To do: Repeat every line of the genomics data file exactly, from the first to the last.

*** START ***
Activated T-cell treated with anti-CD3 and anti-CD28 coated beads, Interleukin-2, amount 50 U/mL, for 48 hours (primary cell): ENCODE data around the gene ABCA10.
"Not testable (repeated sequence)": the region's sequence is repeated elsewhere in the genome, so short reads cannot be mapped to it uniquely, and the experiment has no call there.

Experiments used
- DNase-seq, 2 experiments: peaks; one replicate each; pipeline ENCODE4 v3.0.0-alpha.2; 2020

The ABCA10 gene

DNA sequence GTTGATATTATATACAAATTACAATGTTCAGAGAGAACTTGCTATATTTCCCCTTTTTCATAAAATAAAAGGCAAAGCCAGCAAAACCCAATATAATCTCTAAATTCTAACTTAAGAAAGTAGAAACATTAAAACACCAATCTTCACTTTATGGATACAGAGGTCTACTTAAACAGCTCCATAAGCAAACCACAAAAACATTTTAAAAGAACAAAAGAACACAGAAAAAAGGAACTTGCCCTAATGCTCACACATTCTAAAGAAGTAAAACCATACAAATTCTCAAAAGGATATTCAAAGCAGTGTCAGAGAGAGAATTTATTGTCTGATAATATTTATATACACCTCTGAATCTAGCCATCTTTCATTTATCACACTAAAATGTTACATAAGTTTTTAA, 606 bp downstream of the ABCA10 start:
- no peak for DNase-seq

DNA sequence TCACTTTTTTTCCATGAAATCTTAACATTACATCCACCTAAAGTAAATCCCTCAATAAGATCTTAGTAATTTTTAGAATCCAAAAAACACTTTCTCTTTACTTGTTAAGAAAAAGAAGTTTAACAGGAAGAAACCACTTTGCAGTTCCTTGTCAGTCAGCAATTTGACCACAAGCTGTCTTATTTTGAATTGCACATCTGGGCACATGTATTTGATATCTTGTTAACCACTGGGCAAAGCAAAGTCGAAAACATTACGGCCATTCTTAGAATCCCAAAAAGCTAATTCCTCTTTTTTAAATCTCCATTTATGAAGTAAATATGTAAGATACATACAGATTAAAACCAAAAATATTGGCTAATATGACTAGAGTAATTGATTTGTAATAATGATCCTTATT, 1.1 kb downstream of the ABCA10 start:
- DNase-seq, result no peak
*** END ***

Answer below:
Activated T-cell treated with anti-CD3 and anti-CD28 coated beads, Interleukin-2, amount 50 U/mL, for 48 hours (primary cell): ENCODE data around the gene ABCA10.
"Not testable (repeated sequence)": the region's sequence is repeated elsewhere in the genome, so short reads cannot be mapped to it uniquely, and the experiment has no call there.

Experiments used
- DNase-seq, 2 experiments: peaks; one replicate each; pipeline ENCODE4 v3.0.0-alpha.2; 2020

The ABCA10 gene

DNA sequence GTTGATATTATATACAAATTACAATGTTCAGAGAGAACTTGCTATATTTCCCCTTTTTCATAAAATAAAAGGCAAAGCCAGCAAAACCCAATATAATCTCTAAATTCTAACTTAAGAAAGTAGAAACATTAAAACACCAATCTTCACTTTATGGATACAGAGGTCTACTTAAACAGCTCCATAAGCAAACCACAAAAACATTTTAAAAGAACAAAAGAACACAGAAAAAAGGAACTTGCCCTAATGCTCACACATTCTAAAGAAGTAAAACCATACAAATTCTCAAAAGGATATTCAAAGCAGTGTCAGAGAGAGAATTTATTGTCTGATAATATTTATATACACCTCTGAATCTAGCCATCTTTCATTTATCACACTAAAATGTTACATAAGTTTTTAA, 606 bp downstream of the ABCA10 start:
- no peak for DNase-seq

DNA sequence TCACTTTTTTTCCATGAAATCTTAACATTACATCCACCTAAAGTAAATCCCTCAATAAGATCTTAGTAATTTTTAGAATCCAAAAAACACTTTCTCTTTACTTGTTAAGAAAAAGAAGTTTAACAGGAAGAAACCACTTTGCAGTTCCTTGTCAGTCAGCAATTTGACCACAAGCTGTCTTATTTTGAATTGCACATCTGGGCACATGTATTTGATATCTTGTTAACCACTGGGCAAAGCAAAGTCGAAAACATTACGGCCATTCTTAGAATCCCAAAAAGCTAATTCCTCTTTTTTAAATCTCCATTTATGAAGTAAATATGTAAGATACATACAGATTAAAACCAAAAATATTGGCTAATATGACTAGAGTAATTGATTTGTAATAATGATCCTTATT, 1.1 kb downstream of the ABCA10 start:
- DNase-seq, result no peak